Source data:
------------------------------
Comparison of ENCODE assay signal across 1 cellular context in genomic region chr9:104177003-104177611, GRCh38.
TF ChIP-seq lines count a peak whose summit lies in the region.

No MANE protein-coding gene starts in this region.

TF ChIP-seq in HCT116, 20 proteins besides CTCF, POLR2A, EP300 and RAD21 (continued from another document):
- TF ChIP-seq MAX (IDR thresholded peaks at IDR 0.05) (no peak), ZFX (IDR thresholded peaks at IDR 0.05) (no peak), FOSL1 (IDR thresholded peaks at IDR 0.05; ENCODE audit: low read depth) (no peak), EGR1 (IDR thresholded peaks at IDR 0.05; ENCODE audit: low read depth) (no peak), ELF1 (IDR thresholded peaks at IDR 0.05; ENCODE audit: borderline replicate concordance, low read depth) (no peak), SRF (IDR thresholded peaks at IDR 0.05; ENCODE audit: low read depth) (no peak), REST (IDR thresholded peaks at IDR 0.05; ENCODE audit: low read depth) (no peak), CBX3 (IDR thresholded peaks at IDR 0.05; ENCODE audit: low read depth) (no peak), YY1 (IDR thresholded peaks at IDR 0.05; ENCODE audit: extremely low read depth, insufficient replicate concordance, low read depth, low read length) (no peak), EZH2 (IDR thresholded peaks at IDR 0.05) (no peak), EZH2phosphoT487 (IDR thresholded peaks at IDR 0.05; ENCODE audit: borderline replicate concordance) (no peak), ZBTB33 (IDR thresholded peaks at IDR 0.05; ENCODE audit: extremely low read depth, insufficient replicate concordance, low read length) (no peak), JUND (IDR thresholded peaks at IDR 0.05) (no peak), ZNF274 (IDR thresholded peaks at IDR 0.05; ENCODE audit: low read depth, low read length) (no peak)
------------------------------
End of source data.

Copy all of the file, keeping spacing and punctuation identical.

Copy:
Comparison of ENCODE assay signal across 1 cellular context in genomic region chr9:104177003-104177611, GRCh38.
TF ChIP-seq lines count a peak whose summit lies in the region.

No MANE protein-coding gene starts in this region.

TF ChIP-seq in HCT116, 20 proteins besides CTCF, POLR2A, EP300 and RAD21 (continued from another document):
- TF ChIP-seq MAX (IDR thresholded peaks at IDR 0.05) (no peak), ZFX (IDR thresholded peaks at IDR 0.05) (no peak), FOSL1 (IDR thresholded peaks at IDR 0.05; ENCODE audit: low read depth) (no peak), EGR1 (IDR thresholded peaks at IDR 0.05; ENCODE audit: low read depth) (no peak), ELF1 (IDR thresholded peaks at IDR 0.05; ENCODE audit: borderline replicate concordance, low read depth) (no peak), SRF (IDR thresholded peaks at IDR 0.05; ENCODE audit: low read depth) (no peak), REST (IDR thresholded peaks at IDR 0.05; ENCODE audit: low read depth) (no peak), CBX3 (IDR thresholded peaks at IDR 0.05; ENCODE audit: low read depth) (no peak), YY1 (IDR thresholded peaks at IDR 0.05; ENCODE audit: extremely low read depth, insufficient replicate concordance, low read depth, low read length) (no peak), EZH2 (IDR thresholded peaks at IDR 0.05) (no peak), EZH2phosphoT487 (IDR thresholded peaks at IDR 0.05; ENCODE audit: borderline replicate concordance) (no peak), ZBTB33 (IDR thresholded peaks at IDR 0.05; ENCODE audit: extremely low read depth, insufficient replicate concordance, low read length) (no peak), JUND (IDR thresholded peaks at IDR 0.05) (no peak), ZNF274 (IDR thresholded peaks at IDR 0.05; ENCODE audit: low read depth, low read length) (no peak)